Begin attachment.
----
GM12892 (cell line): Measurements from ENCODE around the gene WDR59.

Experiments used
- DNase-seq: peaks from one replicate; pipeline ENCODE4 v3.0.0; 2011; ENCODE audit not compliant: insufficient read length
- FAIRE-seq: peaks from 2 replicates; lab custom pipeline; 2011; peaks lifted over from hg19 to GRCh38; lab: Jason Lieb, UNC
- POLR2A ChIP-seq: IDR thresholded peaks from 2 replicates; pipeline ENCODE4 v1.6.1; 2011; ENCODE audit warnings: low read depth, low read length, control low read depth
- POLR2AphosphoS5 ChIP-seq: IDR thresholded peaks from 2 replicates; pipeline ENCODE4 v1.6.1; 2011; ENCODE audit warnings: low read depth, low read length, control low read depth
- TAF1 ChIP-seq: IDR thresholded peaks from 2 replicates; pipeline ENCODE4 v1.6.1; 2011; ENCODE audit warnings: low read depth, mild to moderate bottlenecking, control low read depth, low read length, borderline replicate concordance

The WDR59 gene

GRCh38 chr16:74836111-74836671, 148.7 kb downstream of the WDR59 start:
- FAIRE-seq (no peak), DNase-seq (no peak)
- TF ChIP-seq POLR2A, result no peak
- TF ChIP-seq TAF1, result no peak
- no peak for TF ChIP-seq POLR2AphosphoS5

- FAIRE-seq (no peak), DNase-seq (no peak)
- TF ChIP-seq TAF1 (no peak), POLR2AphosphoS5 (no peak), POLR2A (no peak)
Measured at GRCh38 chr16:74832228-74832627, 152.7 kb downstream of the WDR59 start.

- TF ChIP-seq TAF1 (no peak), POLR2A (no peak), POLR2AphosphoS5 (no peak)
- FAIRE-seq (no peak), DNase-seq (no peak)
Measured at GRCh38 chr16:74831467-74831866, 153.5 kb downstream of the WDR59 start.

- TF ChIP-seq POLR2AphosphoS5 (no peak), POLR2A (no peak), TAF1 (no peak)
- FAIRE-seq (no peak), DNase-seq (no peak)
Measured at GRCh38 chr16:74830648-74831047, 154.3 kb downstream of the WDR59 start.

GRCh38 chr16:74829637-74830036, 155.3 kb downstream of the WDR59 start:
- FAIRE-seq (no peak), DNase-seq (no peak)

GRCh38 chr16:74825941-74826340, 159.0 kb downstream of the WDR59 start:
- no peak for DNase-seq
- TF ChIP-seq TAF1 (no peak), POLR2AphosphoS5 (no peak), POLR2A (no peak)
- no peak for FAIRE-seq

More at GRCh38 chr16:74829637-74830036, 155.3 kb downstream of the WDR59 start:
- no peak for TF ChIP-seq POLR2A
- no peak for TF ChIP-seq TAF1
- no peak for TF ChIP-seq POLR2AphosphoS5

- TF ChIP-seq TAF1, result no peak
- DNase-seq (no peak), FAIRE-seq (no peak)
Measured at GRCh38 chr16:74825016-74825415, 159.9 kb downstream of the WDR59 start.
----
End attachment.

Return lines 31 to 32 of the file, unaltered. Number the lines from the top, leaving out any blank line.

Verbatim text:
- no peak for TF ChIP-seq TAF1
- no peak for TF ChIP-seq POLR2AphosphoS5